In 1725, the spread of vineyards throughout Bordeaux was so vast that it was divided into specific areas so that the consumer could tell exactly where each wine was from. The collection of districts was known as the Vignoble de Bordeaux, and bottles were labeled with both the region and the area from which they originated. During this period, Nicolas-Alexandre, marquis de Ségur rose to prominence as the "Prince of Vignes" due to his ownership of some of Bordeaux's most prestigious estates and Pierre de Rauzan laid the foundation for Château Rauzan-Ségla, Château Rauzan-Gassies, Château Pichon Longueville Baron, and Château Pichon Longueville Comtesse de Lalande.
In 1855, a classification system was set up that ranked the top chateaus of the Médoc according to their market price.
Main article: Great French Wine Blight
From 1875 to 1892 almost all Bordeaux vineyards were ruined by Phylloxera infestations. The region's wine industry was rescued by grafting native vines on to pest-resistant American rootstock from Augusta, Missouri, the first viticultural region in the United States. All Bordeaux vines that survive to this day are thanks to this action. Some grape varieties responded better to the grafting than others and these varieties—Cabernet Sauvignon, Cabernet franc, Merlot, Semillon, Sauvignon blanc and Muscadelle—became Bordeaux's leading grapes.
Due to the lucrative nature of this business, other areas in France began growing their own wines and labeling them as Bordeaux products. As profits in the Aquitaine region declined, the vignerons demanded that the government impose a law declaring that only produce from Bordeaux could be labeled with that name. The INAO or Institut National des Appellations d'Origine was created for this purpose.
In the twentieth century, the French wine market saw the effects of over cropping and the early developments of the wine lake phenomenon as supply far out paced demand. The two World Wars, Great Depression and 1970s oils crisis also had a detrimental effect on the industry.
In 1936, the government responded to the appeals from the winemakers and stated that all regions in France had to name their wines by the place in which they had been produced. Labeled with the AOC approved stamp, products were officially confirmed to be from the region that it stated. This law later extended to other goods such as cheese, poultry and vegetables.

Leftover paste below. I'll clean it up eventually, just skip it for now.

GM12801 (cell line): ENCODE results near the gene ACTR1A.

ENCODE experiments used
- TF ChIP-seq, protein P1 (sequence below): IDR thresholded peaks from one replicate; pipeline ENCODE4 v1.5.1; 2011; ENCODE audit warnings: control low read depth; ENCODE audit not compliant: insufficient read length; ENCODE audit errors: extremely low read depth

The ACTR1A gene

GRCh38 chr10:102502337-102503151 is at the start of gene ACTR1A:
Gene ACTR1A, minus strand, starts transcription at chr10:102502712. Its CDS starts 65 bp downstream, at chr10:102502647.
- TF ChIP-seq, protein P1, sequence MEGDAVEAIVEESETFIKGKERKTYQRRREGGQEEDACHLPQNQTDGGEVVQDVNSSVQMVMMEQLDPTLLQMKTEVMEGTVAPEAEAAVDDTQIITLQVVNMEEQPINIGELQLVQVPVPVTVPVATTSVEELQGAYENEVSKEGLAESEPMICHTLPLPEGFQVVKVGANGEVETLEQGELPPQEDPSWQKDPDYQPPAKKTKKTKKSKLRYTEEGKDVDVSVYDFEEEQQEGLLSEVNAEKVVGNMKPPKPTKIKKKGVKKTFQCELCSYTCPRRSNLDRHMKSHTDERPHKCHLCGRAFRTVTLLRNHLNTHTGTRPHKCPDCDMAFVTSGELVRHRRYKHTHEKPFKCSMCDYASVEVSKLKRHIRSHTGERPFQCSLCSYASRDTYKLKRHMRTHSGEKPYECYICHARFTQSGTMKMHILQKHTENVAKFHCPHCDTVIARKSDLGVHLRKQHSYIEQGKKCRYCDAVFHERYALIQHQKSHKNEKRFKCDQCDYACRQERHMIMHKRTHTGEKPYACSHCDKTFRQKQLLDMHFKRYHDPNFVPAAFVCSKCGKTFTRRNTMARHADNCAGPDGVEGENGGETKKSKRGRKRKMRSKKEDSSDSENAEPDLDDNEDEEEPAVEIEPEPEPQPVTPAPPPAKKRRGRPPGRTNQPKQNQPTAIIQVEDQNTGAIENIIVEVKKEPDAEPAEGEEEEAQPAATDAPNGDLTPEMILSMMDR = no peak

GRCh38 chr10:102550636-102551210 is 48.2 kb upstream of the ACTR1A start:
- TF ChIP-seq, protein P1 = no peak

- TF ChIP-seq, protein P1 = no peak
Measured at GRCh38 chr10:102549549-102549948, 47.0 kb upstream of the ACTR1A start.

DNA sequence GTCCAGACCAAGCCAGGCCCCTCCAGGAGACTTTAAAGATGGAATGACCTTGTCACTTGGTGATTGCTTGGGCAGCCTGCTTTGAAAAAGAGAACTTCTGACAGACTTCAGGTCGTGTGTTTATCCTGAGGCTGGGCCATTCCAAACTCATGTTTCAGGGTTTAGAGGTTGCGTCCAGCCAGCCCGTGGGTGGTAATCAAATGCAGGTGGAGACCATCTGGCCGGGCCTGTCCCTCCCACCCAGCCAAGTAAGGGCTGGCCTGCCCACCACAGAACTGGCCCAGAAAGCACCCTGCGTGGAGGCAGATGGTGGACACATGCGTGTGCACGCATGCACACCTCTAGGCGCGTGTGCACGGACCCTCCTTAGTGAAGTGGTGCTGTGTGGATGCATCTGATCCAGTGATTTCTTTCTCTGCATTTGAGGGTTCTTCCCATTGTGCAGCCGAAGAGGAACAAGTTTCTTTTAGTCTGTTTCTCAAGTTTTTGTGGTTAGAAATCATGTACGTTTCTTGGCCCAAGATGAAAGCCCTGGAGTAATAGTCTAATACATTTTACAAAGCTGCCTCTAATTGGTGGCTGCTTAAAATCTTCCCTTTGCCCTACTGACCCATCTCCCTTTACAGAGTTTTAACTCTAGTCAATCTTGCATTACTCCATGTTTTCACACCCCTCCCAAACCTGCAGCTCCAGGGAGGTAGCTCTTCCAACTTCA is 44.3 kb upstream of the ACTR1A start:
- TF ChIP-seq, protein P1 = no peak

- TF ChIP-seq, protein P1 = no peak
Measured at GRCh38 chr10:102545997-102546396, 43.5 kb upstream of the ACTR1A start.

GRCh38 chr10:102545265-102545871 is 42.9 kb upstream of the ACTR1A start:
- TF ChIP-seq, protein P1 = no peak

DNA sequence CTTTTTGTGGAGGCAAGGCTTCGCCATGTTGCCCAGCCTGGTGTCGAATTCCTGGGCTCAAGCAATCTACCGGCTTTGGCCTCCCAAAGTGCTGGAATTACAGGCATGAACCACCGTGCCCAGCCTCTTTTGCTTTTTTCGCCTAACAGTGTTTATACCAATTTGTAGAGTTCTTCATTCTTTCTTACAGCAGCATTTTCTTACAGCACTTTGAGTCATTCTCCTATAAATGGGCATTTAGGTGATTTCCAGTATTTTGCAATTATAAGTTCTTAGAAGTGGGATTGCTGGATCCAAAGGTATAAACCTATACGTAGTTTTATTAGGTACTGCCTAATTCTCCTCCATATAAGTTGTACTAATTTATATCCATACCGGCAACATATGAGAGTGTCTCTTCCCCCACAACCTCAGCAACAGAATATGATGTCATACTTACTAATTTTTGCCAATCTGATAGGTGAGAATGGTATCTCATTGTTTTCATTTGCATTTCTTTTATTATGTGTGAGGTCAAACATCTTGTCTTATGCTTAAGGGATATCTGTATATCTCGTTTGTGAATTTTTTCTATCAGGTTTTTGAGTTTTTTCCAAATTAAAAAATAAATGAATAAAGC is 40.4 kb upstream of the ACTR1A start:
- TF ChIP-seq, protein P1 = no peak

The economic problems in the 1970s, in the wake of the 1973 oil crisis marked a difficult period for Bordeaux. A series of scandals coincided with a commercial crisis in Bordeaux. The vintage of 1972 had been overpriced as was 1973 and 1974. And when the market crashed the négociants were stuck with overpriced wine that they could not sell. The early 1980s saw a new trend. Inheritance taxes were doubled in 1981 and on top of the crisis in the 1970s, many families found it increasingly difficult to hang on to their châteaux. Enter domestic and foreign insurance companies, banks and other corporate giants. Some of these companies were looking for a quick profit, others were in it as a long-term investment. But the 1980s decade wasn't all bad. It also saw more great vintages in a single decade than ever before and a new era in other respects. First, wine critics (rather than just official classifications) started to have an influence on demand and prices. Wine critic Robert M. Parker Jr. reviewed the 1982 Bordeaux vintage as the most sumptuous vintage in decades. This was a turning point for Bordeaux wine economically, and represented the beginning of an American domination of the reviewing of wine, especially Bordeaux. The result was a broader appeal of Bordeaux wine where the presence of fruit became a much more important factor than previously.
This critical selection of grapes also resulted in many chateaux introducing second wines, so not to waste good but not optimum quality grapes. It was also the introduction of the en primeur concept where traders alongside critics are invited to Bordeaux six months after harvest, to sample the new wine.
Bordeaux used to have a significant production of white wines, with Entre-deux-Mers, a primarily white wine area. Unlike the style of dry white Bordeaux favoured today, with almost 100% Sauvignon Blanc and a heavy influence of new oak, the traditional Entre-deux-Mers whites had a high proportion of Semillion and were made in either old oak barrels or steel tanks. Starting in the 1960s and 1970s, these vineyards were converted to red wine production (of Bordeaux AOC and Bordeaux Supérieur AOC), and the production of white wine has decreased ever since. Today production of white wine has shrunk to about one tenth of Bordeaux's total production, with 11.0% of the vineyard surface in 2007 used for white wines (7.8% for dry, 3.2% for sweet).